And therein could like part of the problem.
Coaches have known for a while now that the committee relies heavily on RPI, and many have begun scheduling to fit that metric. The RPI is a formula that takes into account a team’s winning percentage, a team’s opponent’s winning percentage and a team’s opponent’s-opponent’s winning percentage. It also puts more emphasis on road victories than home victories, and less on road losses than home losses.
That’s why teams like Dallas Baptist get into the tournament despite finishing barely over .500 in Missouri Valley Conference play. The Patriots hold a No. 9 strength of schedule that leads to a No. 23 RPI. North Carolina State finished one game under .500 in the ACC, but with a No. 181 non-conference strength of schedule, the Wolfpack finished with just a No. 32 RPI. Conversely, Texas Tech made the field as a No. 3 seed at Georgia Southern thanks to a second-place finish in the Big 12 overriding the Red Raiders’ No. 45 RPI.
The best example of the parity in the selections this year — 11 of the regional sites had to go to Monday before deciding who moved on to the Super Regional. Of those 11 games, 10 were winner-takes-all.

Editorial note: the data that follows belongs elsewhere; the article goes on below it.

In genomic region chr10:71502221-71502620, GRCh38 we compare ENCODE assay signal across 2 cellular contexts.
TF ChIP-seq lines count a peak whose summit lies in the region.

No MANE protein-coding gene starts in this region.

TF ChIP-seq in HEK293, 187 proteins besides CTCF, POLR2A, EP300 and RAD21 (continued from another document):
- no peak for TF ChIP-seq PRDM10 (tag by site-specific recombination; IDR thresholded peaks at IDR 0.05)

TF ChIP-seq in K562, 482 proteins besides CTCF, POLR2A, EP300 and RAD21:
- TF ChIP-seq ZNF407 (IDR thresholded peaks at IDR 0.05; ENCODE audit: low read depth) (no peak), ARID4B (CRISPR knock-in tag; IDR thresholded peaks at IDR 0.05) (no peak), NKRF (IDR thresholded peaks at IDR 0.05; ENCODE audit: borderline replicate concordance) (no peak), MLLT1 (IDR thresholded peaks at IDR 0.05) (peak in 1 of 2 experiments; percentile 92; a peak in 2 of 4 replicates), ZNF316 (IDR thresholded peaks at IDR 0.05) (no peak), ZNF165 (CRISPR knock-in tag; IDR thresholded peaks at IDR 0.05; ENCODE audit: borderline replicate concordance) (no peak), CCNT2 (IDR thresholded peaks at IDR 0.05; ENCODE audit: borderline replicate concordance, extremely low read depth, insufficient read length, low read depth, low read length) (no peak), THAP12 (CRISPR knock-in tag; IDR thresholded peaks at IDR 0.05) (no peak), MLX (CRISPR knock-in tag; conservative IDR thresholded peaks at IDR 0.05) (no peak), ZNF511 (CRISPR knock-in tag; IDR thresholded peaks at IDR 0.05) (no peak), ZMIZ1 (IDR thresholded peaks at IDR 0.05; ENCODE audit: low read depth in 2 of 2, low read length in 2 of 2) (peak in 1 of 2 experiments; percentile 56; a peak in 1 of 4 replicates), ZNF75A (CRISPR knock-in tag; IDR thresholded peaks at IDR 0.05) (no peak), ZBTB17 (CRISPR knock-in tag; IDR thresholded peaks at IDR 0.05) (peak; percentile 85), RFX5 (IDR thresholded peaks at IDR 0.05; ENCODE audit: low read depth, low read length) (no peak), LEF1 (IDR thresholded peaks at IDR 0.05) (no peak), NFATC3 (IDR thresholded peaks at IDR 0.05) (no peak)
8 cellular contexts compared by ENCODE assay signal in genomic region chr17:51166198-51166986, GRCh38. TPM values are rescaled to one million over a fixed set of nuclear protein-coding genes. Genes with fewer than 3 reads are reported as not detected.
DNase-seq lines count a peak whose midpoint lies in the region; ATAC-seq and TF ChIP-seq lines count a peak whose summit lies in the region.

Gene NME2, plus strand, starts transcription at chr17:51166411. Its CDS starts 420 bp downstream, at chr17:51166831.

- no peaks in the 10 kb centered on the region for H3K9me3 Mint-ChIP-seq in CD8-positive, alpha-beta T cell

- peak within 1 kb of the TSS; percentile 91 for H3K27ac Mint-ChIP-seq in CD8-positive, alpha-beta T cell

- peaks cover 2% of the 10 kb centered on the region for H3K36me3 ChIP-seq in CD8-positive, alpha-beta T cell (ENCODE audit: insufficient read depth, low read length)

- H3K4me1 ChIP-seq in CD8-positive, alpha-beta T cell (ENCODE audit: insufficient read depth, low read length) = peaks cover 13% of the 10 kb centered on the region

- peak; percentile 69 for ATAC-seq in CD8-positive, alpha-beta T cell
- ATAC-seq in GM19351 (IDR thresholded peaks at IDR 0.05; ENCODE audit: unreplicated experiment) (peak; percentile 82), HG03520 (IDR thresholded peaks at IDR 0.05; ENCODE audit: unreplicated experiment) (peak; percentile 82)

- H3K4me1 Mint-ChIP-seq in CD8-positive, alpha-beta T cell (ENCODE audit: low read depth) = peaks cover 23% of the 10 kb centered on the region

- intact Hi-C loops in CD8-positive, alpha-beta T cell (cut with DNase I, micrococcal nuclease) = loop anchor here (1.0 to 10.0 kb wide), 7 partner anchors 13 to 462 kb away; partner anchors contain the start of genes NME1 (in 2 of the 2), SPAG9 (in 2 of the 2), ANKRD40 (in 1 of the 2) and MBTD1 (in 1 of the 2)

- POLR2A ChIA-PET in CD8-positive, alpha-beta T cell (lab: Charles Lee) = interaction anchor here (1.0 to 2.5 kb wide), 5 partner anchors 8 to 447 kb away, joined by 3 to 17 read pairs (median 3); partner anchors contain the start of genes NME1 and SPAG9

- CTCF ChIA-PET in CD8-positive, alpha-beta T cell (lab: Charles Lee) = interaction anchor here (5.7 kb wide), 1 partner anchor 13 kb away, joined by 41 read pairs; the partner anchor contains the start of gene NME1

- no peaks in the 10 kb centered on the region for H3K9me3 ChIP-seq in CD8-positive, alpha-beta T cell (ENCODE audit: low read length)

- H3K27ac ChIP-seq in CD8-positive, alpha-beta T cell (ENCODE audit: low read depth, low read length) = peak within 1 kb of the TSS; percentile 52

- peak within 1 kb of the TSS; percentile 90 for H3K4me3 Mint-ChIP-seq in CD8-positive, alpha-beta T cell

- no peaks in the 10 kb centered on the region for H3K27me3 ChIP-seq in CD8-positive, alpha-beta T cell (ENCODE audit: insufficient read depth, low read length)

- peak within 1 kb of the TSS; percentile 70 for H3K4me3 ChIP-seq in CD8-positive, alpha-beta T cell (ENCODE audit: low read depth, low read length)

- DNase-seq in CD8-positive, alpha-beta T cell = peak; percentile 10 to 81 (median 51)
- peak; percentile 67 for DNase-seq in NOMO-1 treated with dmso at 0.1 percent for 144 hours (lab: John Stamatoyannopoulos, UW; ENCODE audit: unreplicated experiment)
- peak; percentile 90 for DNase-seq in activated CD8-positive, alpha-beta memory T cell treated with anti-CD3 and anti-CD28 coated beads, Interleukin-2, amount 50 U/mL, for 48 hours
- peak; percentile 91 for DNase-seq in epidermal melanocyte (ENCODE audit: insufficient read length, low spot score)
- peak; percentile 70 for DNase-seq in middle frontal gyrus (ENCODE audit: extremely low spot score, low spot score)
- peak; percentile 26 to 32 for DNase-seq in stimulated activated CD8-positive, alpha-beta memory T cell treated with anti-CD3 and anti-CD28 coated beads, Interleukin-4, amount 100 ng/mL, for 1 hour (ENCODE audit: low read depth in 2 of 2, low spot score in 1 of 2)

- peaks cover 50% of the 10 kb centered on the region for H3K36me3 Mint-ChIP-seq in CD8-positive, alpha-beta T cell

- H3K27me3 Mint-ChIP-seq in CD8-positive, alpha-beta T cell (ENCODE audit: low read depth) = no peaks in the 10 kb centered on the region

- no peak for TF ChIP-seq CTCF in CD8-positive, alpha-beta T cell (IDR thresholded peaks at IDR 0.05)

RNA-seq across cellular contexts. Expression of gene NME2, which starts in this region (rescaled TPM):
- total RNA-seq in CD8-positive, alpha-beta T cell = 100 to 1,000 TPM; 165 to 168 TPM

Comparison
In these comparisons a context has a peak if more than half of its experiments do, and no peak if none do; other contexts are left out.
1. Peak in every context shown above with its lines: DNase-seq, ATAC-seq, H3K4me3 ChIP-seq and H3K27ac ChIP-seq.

So, that begs the question — does the committee need to take a long, hard look at the RPI and whether it is truly a metric that fits the college game? It is the same RPI formula for college basketball, but that covers roughly 35 games in a season, not up to 56 as in college baseball. Plus, college baseball plays weekend series of three games or more, where basketball is just one to three games per week.
Buddie alluded to having to look past RPI this year because it didn’t always jive with conference finish for a lot of teams.
“So, when we were looking at Notre Dame and Oklahoma and LSU for some of those last host spots, we had to get really particular,” Buddie told on3.com. “Instead of looking just at quad one, we looked at record against teams ranked 1-25 to try and separate. Our belief was to be a national seed, unless you’ve done something spectacular in your conference regular season and/or winning the tournament like East Carolina and Stanford and Tennessee were all able to do, how do you perform against those exceptional teams, those elite teams. Being able to host makes an enormous difference. Certainly, the regular season needed to matter.”
What kind of formula could be substituted for the RPI has yet to be proposed. Perhaps it’s as simple as putting less weight on the RPI and more on conference finish, but then again, not all conferences are equal in terms of strength. That’s why there are usually more teams from the SEC, ACC, Big 12 and Pac-12 in the field than other conferences.
But given what the committee had to deal with in 2022, where RPI and conference finish didn’t always line up, this should give them the impetus to come up with something that better aligns with the uniqueness of college baseball and the best 64 teams make the field.